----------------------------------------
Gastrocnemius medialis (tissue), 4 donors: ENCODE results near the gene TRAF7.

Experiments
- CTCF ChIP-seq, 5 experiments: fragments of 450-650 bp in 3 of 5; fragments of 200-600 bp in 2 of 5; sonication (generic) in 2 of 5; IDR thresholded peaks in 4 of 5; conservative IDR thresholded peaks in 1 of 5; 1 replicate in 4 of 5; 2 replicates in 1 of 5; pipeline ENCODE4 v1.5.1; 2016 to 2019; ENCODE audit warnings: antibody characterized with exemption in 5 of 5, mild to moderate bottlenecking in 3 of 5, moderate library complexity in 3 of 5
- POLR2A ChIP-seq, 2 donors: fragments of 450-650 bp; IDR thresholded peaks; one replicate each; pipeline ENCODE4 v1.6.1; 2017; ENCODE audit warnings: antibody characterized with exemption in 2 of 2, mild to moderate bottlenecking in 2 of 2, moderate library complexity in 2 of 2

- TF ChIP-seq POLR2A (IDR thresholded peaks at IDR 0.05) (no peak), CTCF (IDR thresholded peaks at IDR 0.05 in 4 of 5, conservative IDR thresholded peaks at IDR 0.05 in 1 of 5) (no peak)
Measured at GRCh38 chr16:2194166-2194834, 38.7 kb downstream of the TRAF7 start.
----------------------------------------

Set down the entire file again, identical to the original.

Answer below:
Gastrocnemius medialis (tissue), 4 donors: ENCODE results near the gene TRAF7.

Experiments
- CTCF ChIP-seq, 5 experiments: fragments of 450-650 bp in 3 of 5; fragments of 200-600 bp in 2 of 5; sonication (generic) in 2 of 5; IDR thresholded peaks in 4 of 5; conservative IDR thresholded peaks in 1 of 5; 1 replicate in 4 of 5; 2 replicates in 1 of 5; pipeline ENCODE4 v1.5.1; 2016 to 2019; ENCODE audit warnings: antibody characterized with exemption in 5 of 5, mild to moderate bottlenecking in 3 of 5, moderate library complexity in 3 of 5
- POLR2A ChIP-seq, 2 donors: fragments of 450-650 bp; IDR thresholded peaks; one replicate each; pipeline ENCODE4 v1.6.1; 2017; ENCODE audit warnings: antibody characterized with exemption in 2 of 2, mild to moderate bottlenecking in 2 of 2, moderate library complexity in 2 of 2

- TF ChIP-seq POLR2A (IDR thresholded peaks at IDR 0.05) (no peak), CTCF (IDR thresholded peaks at IDR 0.05 in 4 of 5, conservative IDR thresholded peaks at IDR 0.05 in 1 of 5) (no peak)
Measured at GRCh38 chr16:2194166-2194834, 38.7 kb downstream of the TRAF7 start.